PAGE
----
The tech press is abuzz today with stories about potential union-busting at Kickstarter. Back in March, Kickstarter employees announced their intent to organize under the Office and Professional Employees International Union (OPEIU). On Thursday, two of the union organizers were fired. Clarissa Redwine, who recently hosted a Hack Chat, was one of those released; both she and Taylor Moore are protesting their terminations as an illegal attempt to intimidate Kickstarter employees and keep them from voting for the union. For their part, Kickstarter management says that both employees and two more were released as a result of documented performance issues during the normal review cycle, and that fourteen employees who are in favor of the union were given raises during this cycle, with three of them having been promoted. There will no doubt be plenty more news about this to come.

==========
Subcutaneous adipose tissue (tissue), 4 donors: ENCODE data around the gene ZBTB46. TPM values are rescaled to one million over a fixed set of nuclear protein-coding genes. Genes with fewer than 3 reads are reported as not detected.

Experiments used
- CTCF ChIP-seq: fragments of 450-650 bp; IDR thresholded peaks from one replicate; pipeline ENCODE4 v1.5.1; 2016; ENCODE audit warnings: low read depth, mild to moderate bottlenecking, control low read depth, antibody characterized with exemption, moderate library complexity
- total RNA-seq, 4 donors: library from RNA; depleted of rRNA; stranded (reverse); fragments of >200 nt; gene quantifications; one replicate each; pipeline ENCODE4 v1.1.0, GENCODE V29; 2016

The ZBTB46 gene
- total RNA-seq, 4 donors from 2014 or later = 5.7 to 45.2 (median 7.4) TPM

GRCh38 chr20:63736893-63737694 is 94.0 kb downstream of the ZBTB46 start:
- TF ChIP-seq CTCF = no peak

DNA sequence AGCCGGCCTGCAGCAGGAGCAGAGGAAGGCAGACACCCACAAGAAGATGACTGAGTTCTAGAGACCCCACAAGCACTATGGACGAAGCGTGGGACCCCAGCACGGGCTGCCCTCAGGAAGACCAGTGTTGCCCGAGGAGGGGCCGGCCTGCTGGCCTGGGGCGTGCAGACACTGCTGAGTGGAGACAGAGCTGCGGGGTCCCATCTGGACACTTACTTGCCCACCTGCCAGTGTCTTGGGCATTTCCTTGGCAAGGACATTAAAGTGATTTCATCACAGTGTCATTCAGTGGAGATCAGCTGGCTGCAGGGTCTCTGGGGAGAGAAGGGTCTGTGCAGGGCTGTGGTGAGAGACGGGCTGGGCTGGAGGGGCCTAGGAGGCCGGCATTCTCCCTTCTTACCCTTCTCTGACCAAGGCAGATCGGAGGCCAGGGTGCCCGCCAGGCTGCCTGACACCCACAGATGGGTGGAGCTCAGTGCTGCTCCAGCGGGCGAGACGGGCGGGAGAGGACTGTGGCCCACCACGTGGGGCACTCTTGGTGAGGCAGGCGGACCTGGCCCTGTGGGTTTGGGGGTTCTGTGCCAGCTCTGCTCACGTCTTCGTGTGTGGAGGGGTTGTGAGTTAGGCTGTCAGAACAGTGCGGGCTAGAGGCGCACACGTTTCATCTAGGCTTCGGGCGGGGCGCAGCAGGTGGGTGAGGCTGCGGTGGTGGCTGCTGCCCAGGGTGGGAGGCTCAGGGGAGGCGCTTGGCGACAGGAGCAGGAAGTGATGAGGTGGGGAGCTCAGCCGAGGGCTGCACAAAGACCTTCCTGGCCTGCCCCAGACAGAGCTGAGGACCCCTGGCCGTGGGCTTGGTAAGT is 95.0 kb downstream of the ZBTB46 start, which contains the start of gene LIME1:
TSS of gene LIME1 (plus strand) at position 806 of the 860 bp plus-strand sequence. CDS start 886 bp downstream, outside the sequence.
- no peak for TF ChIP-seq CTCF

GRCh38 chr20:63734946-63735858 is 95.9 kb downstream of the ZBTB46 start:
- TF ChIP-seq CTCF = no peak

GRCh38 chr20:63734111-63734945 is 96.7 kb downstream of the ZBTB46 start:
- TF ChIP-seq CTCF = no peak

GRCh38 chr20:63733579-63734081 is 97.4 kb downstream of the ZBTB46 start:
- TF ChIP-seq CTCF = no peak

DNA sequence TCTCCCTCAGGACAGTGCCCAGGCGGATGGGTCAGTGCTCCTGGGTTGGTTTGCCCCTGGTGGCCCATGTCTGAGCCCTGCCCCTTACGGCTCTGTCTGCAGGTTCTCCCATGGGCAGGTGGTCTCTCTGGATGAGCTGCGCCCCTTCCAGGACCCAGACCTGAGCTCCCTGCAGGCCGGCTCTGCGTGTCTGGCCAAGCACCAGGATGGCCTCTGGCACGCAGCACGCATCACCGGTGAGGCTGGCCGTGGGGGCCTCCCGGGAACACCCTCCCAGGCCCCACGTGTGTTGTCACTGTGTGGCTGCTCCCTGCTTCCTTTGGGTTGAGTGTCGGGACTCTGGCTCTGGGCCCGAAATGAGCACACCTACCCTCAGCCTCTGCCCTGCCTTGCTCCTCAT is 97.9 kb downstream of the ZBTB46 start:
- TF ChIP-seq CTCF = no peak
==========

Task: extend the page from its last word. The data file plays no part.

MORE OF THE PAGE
Would you pay $900 for a Nixie clock? We wouldn’t, but if you choose to buy into Millclock’s high-end timepiece, it may help soften the blow if you think about it being an investment in the future of Nixie tubes. You see, Millclock isn’t just putting together an overpriced clock that uses surplus Russian Nixies – they’re actually making brand new tubes. Techmoan recently reviewed the new clock and learned that the ZIN18 tubes are not coming from Czech Republic-based Dalibor Farný, but rather are being manufactured in-house. That’s exciting news for Nixie builders everywhere; while Dalibor’s tubes are high-quality products, it can’t hurt to have a little competition in the market. Nixies as a growth industry in 2019 – who’da thunk it?